L.A. LAW at 10 on NBC
If you aren't one of those who set your dial on NBC for all of Thursday night, check out another Dorothy L. Sayers story on PBS' "Mystery!" at 9. Otherwise, fans of "L.A. Law" will find a small claims court judge who must rule on whether a cursing parrot should be returned to a merchant, Kelsey's defense of a psychiatrist who didn't report a murderer's plans to mutilate another patient, and a charity auction in which Arnie Becker offers himself as a date to the highest bidder. MOVIES: "The Lady Vanishes" (2 on 56); "Gentleman's Agreement" (12:30 a.m. on 45). SPORTS: Capitals at Philadelphia Flyers (7:30 on 20).
FRIDAY IT'S THE GREAT PUMPKIN, CHARLIE BROWN at 8 on CBS
GARFIELD'S HALLOWEEN ADVENTURE at 8:30 on CBS
DANCE IN AMERICA at 9 on PBS
AMERICAN MASTERS at 10 on PBS
Early in the evening, plunk the kids down for two classic Halloween animations, "It's the Great Pumpkin, Charlie Brown" and "Garfield's Halloween Adventure," both on CBS. The latter won an Emmy. Mikhail Baryshnikov, Valda Setterfield, members of the American Ballet Theatre and members of the David Gordon Pick-Up Company perform three modern works: "Valda and Misha" (commissioned by "Dance in America" for this program), "TV Nine Lives," which salutes two American figures, the cowboy and the vaudevillian; and "Murder," a comic vehicle for Baryshinikov and ABT danced to Berlioz' "Symphonie Funebre et Triomphale" with sets and costumes by Edward Gorey. The hour features cartoon-style video graphics created by Jon Sanborn and Mary Perillo to link the three segments. Stay tuned for an "American Masters" documentary saluting the Negro Ensemble Company and its two decades of work. MOVIES: "Diner" (8 on 20); "The Agony and the Ecstasy" (12:30 a.m. on 45).
SATURDAY TRYING TIMES at 7 on 26
ALL-STAR GALA AT FORD'S THEATER at 9 on ABC
Teri Garr stars in the second edition of "Trying Times" on WETA, playing an art historian without much practical knowledge who is trying to learn to drive. Each episode of this series features name stars. Creator/producer Jon S. Denny says: "When times are hard and full of knots and edges, that's when the need to laugh is greatest ... There is something about despair, anxiety and utter hopelessness which brings out the best in people: the attitude that you should never take it too seriously." All of the series' protagonists manage to survive their difficult situations with humor. At 9, ABC, which has dumped "Once a Hero," airs in the "All-Star Gala at Ford's Theater." The party features Don Johnson, Mikhail Baryshnikov, Beatrice Arthur, Glen Campbell, Norm Crosby, David Copperfield, Maureen McGovern and others, including First Lady Nancy Reagan. Fox brings "Mr. President" to the 8 p.m. slot, followed by new "Women in Prison," "The New Adventures of Beans Baxter," and "Second Chance." MOVIES: "The Legend of Sleepy Hollow" (on "The Wonderful World of Disney") at 7 on 22/67; "The Elephant Man" (2:30 a.m. on 5). SPORTS: Duke at Maryland (noon on 7 and 13); Pittsburgh at Navy (noon on 50); World Series, game six, if necessary (3:30 on ABC).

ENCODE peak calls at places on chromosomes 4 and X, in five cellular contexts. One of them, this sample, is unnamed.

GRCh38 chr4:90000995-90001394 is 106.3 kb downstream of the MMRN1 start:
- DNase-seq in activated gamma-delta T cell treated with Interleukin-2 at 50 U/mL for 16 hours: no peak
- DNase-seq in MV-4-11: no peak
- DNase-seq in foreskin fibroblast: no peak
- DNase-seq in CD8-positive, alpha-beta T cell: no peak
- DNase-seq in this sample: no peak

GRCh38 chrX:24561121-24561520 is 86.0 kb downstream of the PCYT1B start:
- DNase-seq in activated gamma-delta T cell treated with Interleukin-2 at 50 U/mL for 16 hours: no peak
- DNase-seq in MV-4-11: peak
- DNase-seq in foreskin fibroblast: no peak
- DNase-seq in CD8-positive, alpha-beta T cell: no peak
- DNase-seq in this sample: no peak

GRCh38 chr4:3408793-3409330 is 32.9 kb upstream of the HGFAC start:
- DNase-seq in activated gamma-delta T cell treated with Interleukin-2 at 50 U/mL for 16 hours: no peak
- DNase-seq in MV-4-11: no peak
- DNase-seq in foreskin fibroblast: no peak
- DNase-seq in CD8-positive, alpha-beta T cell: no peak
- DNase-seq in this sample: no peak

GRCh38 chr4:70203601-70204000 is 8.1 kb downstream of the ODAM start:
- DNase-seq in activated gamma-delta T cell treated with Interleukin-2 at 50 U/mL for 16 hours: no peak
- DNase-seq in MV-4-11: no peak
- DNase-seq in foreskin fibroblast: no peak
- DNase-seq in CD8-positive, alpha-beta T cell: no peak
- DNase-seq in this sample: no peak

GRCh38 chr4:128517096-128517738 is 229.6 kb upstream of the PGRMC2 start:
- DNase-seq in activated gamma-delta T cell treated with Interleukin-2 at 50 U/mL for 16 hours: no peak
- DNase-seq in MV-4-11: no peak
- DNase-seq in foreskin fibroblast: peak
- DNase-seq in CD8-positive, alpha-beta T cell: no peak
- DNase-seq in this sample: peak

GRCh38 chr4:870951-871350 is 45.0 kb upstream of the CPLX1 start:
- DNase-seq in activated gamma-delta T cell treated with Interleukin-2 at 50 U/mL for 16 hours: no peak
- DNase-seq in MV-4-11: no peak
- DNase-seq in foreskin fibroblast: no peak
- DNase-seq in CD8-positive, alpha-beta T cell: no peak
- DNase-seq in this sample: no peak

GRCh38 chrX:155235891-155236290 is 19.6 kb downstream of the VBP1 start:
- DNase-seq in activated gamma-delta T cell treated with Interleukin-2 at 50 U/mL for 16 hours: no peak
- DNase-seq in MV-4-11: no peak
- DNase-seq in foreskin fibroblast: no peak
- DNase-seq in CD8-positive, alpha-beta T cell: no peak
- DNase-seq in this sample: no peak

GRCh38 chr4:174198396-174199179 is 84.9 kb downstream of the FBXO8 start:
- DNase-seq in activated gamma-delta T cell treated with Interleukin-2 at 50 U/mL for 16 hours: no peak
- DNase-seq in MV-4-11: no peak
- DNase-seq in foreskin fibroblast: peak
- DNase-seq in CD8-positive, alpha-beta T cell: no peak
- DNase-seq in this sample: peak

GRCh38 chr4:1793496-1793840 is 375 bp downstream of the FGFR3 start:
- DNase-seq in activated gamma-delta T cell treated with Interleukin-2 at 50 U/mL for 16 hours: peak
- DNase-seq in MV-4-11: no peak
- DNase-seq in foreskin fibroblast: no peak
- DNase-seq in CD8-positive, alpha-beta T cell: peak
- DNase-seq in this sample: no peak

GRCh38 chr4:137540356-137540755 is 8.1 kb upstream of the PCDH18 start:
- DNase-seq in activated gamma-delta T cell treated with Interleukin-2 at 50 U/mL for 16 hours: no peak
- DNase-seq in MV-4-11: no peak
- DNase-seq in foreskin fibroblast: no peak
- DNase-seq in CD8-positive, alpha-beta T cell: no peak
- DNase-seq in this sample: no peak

CABLE NOTES CINEMAX "Crazy About the Movies: Natalie Wood," airing Sunday, focuses on a woman whose star began rising when she was 9 and appeared in "Miracle on 34th Street." The documentary uses film clips and interviews (Elizabeth Taylor, Dyan Cannon, Elia Kazan, Sydney Pollack and playwright Mart Crowley).
HOME BOX OFFICE
Billy Joel's concert in the Soviet Union airs Saturday under the title "HBO World Stage: Billy Joel From Leningrad, USSR."
HOME TEAM SPORTS
Wednesday, UCLA at George Mason (soccer) at 7:30; Friday, Los Angeles Lakers at Washington Bullets (basketball) at 8; Saturday, Michigan at Indiana (football) at 3, Montreal Canadiens at Washington Capitals (hockey) at 7:30.
Sunday at 11 a.m., Jose Napoleon Duarte, president of El Salvador, addresses the National Press Club. Friday at 5:30, Vice President George Bush speaks in Seattle. Saturday, two speakers address the National Press Club: at 6, Gen. Alexander Haig, former Secretary of State and Republican presidential candidate, and at 11:30 p.m., humorist Garrison Keillor. At 7:30 on Saturday, Alan Greenspan, chairman of the Federal Reserve Board, addresses the American Bankers Association annual convention.